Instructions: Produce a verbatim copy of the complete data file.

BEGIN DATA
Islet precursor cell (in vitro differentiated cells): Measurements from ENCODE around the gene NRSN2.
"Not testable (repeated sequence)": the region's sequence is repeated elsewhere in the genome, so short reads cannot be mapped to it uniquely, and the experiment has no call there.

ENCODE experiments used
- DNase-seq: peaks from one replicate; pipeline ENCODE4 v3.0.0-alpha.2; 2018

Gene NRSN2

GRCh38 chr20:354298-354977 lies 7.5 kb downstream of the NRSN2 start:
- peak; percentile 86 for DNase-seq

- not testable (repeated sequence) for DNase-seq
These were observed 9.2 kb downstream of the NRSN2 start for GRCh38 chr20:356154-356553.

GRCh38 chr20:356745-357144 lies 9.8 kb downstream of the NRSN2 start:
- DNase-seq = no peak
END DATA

Islet precursor cell (in vitro differentiated cells): Measurements from ENCODE around the gene NRSN2.
"Not testable (repeated sequence)": the region's sequence is repeated elsewhere in the genome, so short reads cannot be mapped to it uniquely, and the experiment has no call there.

ENCODE experiments used
- DNase-seq: peaks from one replicate; pipeline ENCODE4 v3.0.0-alpha.2; 2018

Gene NRSN2

GRCh38 chr20:354298-354977 lies 7.5 kb downstream of the NRSN2 start:
- peak; percentile 86 for DNase-seq

- not testable (repeated sequence) for DNase-seq
These were observed 9.2 kb downstream of the NRSN2 start for GRCh38 chr20:356154-356553.

GRCh38 chr20:356745-357144 lies 9.8 kb downstream of the NRSN2 start:
- DNase-seq = no peak